I noted yesterday the Democratic polling showing that Barack Obama is nipping at John McCain's heels in his home state of Arizona, and some may have seen that NBC News has moved Arizona from the "likely Republican" category to the more competitive "leans Republican" category. This morning we received further indication of the closeness of the race in Arizona in the form of nonpartisan polling from Rasmussen Reports.
John McCain's lead over Barack Obama is down to just five points in his home state of Arizona. The latest Rasmussen Reports telephone survey in the state finds the Senator leading 51% to 46%.
Prior to the latest poll, the smallest lead McCain held in the state was nine percentage points back in June. Last month, McCain led 59% to 38%.
I'll reiterate what I wrote last night: I don't think that it's necessarily prudent for the Obama campaign to shift serious resources into Arizona this late in the game. But when it comes to making the argument about mandates post-election, winning not only in red states but in a red state that is home to the Republican nominee -- or even keeping it much closer than the 11-point spread in the state between George W. Bush and John Kerry in 2004 -- would send a strong signal that the nation, the whole nation, is itching for change.
Today's Battleground tracker (.pdf) finds a tighter race than the four daily trackers above, with Barack Obama leading John McCain by a 49 percent to 46 percent margin, and yesterday's ABC News/Washington Post tracking poll found a 52 percent to 45 percent lead.
Yet despite some of the internal movement within some of the polls, and the slightly different results the individual polls deliver, the most remarkable aspect of the campaign is the lack of movement in the national polling over the last month. Take a look at the trend estimate from Pollster.com, weeding out the internet polls and a couple of the less reliable telephone polls, while also using less sensitive smoothing so as not to overstate the importance of temporary blips:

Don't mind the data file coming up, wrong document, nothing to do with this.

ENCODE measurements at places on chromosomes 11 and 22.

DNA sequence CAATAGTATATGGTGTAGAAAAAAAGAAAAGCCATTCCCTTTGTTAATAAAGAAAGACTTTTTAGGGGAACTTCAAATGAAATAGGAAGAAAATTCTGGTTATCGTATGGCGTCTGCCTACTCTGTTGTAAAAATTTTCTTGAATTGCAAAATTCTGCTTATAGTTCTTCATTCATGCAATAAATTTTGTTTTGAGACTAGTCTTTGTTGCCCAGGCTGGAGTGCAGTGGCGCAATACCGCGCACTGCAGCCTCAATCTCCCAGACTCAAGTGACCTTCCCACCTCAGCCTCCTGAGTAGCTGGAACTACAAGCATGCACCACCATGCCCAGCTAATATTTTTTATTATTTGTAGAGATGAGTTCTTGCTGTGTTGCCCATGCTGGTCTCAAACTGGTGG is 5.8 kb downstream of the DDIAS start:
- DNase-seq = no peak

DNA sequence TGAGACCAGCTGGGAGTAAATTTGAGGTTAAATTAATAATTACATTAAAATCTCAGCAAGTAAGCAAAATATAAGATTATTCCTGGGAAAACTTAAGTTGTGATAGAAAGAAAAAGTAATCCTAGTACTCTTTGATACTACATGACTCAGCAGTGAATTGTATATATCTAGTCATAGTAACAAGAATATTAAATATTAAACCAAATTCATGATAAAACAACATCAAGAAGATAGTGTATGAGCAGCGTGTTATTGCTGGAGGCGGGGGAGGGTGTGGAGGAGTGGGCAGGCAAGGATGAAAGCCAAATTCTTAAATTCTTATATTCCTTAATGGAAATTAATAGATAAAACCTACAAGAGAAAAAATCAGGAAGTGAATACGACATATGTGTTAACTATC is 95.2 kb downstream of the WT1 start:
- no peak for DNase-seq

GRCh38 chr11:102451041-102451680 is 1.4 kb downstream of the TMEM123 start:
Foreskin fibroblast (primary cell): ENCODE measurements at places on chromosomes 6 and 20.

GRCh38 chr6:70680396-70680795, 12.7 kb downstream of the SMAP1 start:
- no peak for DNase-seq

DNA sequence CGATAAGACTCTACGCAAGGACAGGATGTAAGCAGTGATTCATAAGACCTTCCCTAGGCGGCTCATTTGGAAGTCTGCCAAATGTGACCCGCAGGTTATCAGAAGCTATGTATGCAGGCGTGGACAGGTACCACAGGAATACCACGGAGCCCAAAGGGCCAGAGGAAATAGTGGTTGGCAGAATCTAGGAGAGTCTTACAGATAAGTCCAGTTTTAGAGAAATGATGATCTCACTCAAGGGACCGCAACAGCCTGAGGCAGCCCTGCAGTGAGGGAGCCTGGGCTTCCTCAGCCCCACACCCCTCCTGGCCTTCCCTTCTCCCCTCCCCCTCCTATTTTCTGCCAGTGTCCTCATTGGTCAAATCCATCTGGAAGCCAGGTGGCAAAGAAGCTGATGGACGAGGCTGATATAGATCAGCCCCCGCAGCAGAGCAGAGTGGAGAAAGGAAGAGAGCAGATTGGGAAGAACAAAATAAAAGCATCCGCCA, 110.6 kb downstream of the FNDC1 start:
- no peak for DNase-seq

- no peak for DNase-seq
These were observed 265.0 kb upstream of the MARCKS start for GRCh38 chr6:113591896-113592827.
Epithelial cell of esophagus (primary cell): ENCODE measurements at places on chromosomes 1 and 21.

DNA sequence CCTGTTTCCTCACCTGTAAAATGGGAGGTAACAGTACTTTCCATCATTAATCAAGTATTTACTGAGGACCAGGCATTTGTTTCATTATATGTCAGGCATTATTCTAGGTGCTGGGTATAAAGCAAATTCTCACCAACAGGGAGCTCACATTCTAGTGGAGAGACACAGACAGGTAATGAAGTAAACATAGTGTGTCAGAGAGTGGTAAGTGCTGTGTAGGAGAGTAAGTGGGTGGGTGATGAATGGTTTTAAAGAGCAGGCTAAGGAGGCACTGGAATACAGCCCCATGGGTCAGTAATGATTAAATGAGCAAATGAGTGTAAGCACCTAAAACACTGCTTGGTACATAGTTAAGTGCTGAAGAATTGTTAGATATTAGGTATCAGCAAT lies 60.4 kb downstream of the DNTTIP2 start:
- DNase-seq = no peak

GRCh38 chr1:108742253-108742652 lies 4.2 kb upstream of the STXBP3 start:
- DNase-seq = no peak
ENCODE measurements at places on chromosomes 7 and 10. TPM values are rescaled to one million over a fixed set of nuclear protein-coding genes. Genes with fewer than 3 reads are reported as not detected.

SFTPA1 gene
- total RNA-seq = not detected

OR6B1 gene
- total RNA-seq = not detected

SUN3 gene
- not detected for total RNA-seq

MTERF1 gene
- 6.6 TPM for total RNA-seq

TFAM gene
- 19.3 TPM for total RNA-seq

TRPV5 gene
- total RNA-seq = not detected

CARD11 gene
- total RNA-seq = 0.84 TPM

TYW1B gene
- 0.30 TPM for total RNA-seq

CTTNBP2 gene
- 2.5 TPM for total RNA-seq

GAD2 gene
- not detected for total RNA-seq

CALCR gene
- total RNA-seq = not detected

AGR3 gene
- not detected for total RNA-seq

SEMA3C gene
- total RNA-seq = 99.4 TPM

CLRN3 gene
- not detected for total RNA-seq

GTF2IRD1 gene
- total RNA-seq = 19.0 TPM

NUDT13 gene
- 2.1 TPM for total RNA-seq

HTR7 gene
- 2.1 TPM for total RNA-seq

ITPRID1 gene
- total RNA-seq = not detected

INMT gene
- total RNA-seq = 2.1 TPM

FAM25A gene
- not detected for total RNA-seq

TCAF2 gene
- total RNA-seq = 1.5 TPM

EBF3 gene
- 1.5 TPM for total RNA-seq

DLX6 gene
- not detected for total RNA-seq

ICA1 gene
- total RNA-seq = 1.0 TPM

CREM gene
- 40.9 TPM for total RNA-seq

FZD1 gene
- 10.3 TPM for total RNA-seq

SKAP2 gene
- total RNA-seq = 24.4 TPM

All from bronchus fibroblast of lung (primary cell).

As you can see, the lines for both Obama and McCain are relatively flat. (Bowers has more.)
We are 8 days out from election day. What are you doing to help enact progressive change in this country?
Josh Marshall points to the news (also flagged in Breaking Blue by lowkell) that former South Dakota Republican Senator Larry Pressler has thrown his support behind Barack Obama. This news could marginally help Obama in South Dakota, where both the most recent poll and the trend of polling shows a single-digit spread between John McCain and Obama (if Obama can get more than the 6 percent support he currently earns among the state's Republican voters, the race could further tighten).
But the aspect of the news that stood out to me the most was the way in which it represented a slap in the fact to McCain. Pressler, a conservative Republican, was McCain's predecessor as chairman of the Senate Commerce Committee -- the position, many will remember, that McCain has unexpectedly and somewhat nonsensically tried to use as proof of his understanding of economics and finance. This argument from McCain lacks merit, both because his deregulatory ways as Commerce chairman were based on the type of ideology that has gotten us into the financial crisis in which we now find ourselves and because the committee, despite its name, deals more with issues like telecommunications than pure commerce or finance.
Regardless, even assuming some people were buying the McCain campaign's claims about the Commerce committee, Pressler's support for Obama provides a fairly strong counterweight to this line of reasoning. Why? Despite holding the very same position as McCain immediately before McCain, and sitting on the committee with McCain for several years, Pressler is nevertheless backing Obama because he "just got the feeling that Obama will be able to handle this financial crisis better." Ouch.
I have been writing for over a year about John McCain's astonishingly weak level of home state support in Arizona, and how that weakness could make it more difficult for him to carry the state this fall. In the period following the Republican National Convention, there were at least some indications that McCain's problems in Arizona had subsided. But in the time since, two new polls have provided a real basis to wonder whether Barack Obama has a chance of turning the Grand Canyon state blue in a week and a half.
John McCain: 43.5 percent Barack Obama: 41.5 percent
The Obama campaign isn't advertising in Arizona, and although there are efforts underway in the state, it certainly isn't a priority right now in the way that, the neighboring states of Nevada and New Mexico, and the kitty-corner state of Colorado are. What's more, although Obama would certainly be happy, if not elated, to earn Arizona's 10 electoral votes this fall, they are far from necessary for him to hit the magic 270 mark.
Nevertheless, perceptions can matter as much as anything else in politics, and if Obama were able to carry Arizona despite the fact that McCain has represented the state for a quarter-century, it would certainly bolster an argument that Obama had a strong mandate in a way that almost no other state could. This isn't to say that the Obama campaign should shift resources to Arizona at this point. Yet at the same time, it probably wouldn't be a bad thing to keep an eye on the race in the state over the remaining week and a half of the campaign.